Mind, Body, and Soul

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Thursday of the First Week in Ordinary Time


Mark 1:40-45

A leper came to him and kneeling down begged him and said, “If you wish, you can make me clean.” Moved with pity, he stretched out his hand, touched the leper, and said to him, “I do will it. Be made clean.” The leprosy left him immediately, and he was made clean. Then, warning him sternly, he dismissed him at once. Then he said to him, “See that you tell no one anything, but go, show yourself to the priest and offer for your cleansing what Moses prescribed; that will be proof for them.” The man went away and began to publicize the whole matter. He spread the report abroad so that it was impossible for Jesus to enter a town openly. He remained outside in deserted places, and people kept coming to him from everywhere.


Opening Prayer: Lord, how I need your healing in my own life! Today I kneel before you, and I beg, that if you wish, I may be made clean.


Encountering Christ: 


  1. Kneeling and Begging: Leprosy was a dreaded disease, and in the time of Jesus lepers were considered unclean and had to live segregated from society. The pain and discomfort of their illness were made even worse by the loss of the comfort they needed from other human beings. This leper was truly in a sad state. It took tremendous courage to break the societal rules isolating lepers and seek out Jesus. He prostrated himself and begged to be made clean. Even though this was a life or death matter for the leper, he didn’t demand healing from Jesus. Instead, he told Jesus that he knew his healing would occur only if Jesus wished it. Is this our posture when interceding with the Lord for blessings, conversion, healings, etc.? Do we beg in the words Jesus taught us during his Agony in the Garden, “yet, not as I will, but as you will” (Matthew 26:39)?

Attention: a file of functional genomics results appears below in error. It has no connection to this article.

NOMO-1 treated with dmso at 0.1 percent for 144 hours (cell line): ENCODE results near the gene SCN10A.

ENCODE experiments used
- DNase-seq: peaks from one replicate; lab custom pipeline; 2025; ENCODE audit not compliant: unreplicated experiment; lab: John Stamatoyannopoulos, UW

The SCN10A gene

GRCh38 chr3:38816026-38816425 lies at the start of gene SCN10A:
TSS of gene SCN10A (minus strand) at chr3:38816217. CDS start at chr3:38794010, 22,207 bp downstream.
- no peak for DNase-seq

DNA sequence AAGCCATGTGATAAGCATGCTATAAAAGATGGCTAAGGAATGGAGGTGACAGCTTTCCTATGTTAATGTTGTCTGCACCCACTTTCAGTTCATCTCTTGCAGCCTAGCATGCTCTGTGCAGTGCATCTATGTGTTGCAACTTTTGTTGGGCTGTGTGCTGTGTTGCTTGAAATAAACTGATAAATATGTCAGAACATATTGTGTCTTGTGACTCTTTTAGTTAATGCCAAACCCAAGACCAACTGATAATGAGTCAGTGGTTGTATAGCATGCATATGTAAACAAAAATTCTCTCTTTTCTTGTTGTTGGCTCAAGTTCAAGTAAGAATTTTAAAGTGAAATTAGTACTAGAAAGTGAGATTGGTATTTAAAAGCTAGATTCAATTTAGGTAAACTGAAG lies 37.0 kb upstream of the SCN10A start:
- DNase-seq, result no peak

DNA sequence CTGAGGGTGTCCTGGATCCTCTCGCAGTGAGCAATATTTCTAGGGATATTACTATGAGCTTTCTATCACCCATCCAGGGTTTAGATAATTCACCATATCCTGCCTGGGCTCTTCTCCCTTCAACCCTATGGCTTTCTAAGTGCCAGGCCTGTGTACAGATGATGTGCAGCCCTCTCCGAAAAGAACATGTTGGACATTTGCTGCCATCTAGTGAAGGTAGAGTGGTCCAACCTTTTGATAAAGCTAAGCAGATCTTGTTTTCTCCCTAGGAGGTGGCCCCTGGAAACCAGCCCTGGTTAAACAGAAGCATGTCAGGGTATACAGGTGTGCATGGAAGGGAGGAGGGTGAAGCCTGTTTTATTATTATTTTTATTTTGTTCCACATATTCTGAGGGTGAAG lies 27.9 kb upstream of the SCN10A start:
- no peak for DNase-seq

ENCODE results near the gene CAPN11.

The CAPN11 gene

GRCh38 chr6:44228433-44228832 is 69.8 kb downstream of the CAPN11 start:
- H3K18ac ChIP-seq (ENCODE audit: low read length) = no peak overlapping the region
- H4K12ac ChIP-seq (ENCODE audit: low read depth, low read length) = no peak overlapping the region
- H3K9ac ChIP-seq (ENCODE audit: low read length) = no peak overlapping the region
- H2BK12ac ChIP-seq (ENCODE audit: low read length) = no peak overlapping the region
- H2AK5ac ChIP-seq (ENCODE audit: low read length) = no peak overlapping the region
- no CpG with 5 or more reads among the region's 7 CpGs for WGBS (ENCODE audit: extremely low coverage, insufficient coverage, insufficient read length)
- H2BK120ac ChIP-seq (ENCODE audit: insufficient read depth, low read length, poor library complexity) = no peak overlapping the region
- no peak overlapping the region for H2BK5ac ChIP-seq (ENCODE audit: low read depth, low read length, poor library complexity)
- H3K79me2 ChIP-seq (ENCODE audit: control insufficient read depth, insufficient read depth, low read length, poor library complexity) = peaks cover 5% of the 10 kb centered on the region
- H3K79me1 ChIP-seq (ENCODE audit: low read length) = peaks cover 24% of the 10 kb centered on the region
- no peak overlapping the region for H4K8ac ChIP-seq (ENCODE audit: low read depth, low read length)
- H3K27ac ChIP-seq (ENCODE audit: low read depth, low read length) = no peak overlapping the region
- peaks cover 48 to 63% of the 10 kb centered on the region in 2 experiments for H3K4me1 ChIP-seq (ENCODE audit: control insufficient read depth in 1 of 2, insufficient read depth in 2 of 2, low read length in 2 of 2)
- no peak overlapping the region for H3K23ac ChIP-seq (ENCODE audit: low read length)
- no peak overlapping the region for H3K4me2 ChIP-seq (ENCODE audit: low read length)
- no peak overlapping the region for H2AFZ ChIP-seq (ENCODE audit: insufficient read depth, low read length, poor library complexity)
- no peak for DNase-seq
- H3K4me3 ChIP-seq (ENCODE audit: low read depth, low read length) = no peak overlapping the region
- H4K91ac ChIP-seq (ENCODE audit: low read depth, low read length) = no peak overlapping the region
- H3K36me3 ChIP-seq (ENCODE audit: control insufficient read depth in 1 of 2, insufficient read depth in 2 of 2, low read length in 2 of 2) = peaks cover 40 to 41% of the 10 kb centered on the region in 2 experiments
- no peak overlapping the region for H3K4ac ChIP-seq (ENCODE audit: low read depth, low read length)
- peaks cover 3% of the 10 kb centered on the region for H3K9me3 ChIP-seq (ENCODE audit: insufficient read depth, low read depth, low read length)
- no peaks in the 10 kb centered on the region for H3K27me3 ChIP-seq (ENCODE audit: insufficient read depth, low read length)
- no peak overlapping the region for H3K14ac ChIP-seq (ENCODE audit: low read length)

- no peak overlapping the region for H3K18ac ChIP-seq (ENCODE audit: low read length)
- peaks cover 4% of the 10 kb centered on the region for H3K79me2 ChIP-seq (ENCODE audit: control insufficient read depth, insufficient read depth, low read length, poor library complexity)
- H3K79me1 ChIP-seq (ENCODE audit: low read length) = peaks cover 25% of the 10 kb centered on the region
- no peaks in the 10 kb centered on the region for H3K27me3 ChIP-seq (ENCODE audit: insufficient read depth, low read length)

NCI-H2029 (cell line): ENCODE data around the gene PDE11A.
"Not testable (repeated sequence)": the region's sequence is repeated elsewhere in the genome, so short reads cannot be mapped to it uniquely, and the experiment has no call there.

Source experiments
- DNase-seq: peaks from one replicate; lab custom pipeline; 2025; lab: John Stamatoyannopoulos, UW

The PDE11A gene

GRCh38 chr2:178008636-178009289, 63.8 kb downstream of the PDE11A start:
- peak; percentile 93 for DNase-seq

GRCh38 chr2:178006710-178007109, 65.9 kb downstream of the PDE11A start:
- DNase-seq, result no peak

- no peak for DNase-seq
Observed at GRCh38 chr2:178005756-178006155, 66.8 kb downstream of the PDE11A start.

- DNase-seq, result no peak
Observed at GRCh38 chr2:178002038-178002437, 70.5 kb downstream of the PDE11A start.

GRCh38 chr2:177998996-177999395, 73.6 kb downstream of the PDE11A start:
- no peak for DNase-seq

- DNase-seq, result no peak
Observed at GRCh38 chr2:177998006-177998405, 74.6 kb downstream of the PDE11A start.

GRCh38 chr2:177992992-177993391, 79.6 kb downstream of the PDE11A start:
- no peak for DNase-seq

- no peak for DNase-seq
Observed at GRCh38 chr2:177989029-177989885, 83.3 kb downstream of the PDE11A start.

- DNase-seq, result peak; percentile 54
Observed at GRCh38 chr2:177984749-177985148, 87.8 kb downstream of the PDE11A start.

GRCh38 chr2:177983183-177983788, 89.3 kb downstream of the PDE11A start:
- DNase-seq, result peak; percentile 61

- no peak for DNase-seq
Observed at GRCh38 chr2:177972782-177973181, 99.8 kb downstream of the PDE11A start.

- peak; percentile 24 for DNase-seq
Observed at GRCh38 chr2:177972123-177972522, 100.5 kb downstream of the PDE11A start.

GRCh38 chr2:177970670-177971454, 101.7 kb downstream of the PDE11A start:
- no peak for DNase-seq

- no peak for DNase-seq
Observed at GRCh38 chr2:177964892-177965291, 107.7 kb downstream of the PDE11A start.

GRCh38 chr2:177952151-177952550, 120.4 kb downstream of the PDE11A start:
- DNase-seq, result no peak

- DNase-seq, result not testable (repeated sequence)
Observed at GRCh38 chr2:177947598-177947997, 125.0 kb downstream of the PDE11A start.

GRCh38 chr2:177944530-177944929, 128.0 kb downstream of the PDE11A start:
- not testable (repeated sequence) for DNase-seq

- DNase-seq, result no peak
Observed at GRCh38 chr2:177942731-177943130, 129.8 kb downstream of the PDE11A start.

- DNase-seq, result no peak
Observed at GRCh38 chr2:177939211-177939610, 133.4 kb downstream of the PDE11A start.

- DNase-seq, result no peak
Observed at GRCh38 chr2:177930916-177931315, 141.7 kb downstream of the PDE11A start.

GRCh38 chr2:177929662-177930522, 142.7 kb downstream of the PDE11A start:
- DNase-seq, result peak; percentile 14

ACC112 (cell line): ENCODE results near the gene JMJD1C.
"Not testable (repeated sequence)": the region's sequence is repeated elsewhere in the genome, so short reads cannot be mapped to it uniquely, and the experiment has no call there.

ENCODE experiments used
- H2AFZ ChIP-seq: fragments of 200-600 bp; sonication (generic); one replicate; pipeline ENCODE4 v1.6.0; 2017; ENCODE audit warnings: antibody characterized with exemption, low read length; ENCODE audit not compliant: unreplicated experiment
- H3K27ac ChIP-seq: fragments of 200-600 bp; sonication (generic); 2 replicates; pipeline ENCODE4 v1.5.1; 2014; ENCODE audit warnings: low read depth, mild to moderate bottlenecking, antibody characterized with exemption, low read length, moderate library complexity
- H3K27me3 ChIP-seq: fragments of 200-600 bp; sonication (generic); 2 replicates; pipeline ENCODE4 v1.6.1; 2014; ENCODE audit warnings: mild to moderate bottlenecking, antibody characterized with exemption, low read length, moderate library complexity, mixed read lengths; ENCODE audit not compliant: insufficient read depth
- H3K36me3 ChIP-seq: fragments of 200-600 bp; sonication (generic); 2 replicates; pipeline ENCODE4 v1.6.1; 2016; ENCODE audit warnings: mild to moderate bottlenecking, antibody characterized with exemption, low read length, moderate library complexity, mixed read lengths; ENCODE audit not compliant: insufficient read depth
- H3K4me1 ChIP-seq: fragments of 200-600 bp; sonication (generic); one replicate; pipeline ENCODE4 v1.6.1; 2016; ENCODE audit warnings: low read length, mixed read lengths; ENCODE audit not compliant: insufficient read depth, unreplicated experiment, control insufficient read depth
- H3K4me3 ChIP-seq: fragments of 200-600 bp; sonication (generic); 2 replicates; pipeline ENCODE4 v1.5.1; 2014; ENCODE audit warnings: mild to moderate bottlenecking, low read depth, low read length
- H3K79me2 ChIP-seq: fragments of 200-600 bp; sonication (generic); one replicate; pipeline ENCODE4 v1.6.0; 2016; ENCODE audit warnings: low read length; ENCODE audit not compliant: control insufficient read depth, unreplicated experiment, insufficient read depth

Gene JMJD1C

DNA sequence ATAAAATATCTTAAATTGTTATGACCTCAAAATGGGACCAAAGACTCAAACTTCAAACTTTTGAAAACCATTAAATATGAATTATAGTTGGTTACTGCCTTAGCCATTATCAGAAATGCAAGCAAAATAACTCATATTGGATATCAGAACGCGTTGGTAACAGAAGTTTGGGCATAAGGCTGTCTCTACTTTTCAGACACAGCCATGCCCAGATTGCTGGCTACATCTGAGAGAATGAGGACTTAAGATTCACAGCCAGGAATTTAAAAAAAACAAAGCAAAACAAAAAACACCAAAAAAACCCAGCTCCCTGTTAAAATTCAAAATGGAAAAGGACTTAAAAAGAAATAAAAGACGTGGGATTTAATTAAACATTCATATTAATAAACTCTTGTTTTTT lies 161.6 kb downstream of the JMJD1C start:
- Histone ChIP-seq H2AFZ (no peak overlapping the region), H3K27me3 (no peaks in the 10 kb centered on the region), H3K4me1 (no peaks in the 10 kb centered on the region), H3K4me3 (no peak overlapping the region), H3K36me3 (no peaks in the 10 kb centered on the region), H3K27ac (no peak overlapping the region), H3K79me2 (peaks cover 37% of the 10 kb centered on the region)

2. Healing Touch: The leper’s bravery, faith, and humility were richly rewarded. Jesus did the unthinkable for a man of his time. He reached out and touched the leper, this man with a dreadful and highly contagious disease. Moved with pity, Jesus had not let the human revulsion and fear of contagion stop him from his healing mission. As “other Christs” we are called to reach out to the disenfranchised in much the same way Jesus did. Pope Francis calls all members of the church to be “welcoming those who do not think as we do, who do not have faith or who have lost it. Welcoming the persecuted, the unemployed. Welcoming the different cultures, of which our earth is so richly blessed. Welcoming sinners…” (Pope Francis, July 12, 2015).
  3. Can You Keep a Secret?: Did Jesus know that it would be almost impossible for the leper to keep this healing a secret? Perhaps the leper tried to keep the secret—but how could he explain the fact that he had been deathly ill and was now the picture of health? As his amazing story spread throughout the region, Jesus and his followers felt the consequences. They couldn’t enter a town openly because of the crowds. As we will see later in the Gospels, the crowds still came to Jesus, so his ministry wasn’t thwarted by this man’s disobedience. Truly, God is never limited by our actions. But he desires our faithfulness and fidelity for our own good. 


Conversation with Christ: Jesus, please make me aware of my deep need to be made clean. I place my mind, body, and soul into your care.


Resolution: Lord, today by your grace I will make an act of faith, asking for healing of mind, body, and soul, if you will it. 


For Further Reflection: Then Jesus came with them to a place called Gethsemane, and he said to his disciples, “Sit here while I go over there and pray.” He took along Peter and the two sons of Zebedee, and began to feel sorrow and distress. Then he said to them, “My soul is sorrowful even to death. Remain here and keep watch with me.” He advanced a little and fell prostrate in prayer, saying, “My Father, if it is possible, let this cup pass from me; yet, not as I will, but as you will.” When he returned to his disciples he found them asleep (Matthew 26:36-40).


Cathy Stamper lives in Maryland with her husband, Mike. They have been partners in marriage and business for over thirty-one years. They are grateful for their five young adult children and large extended family. 

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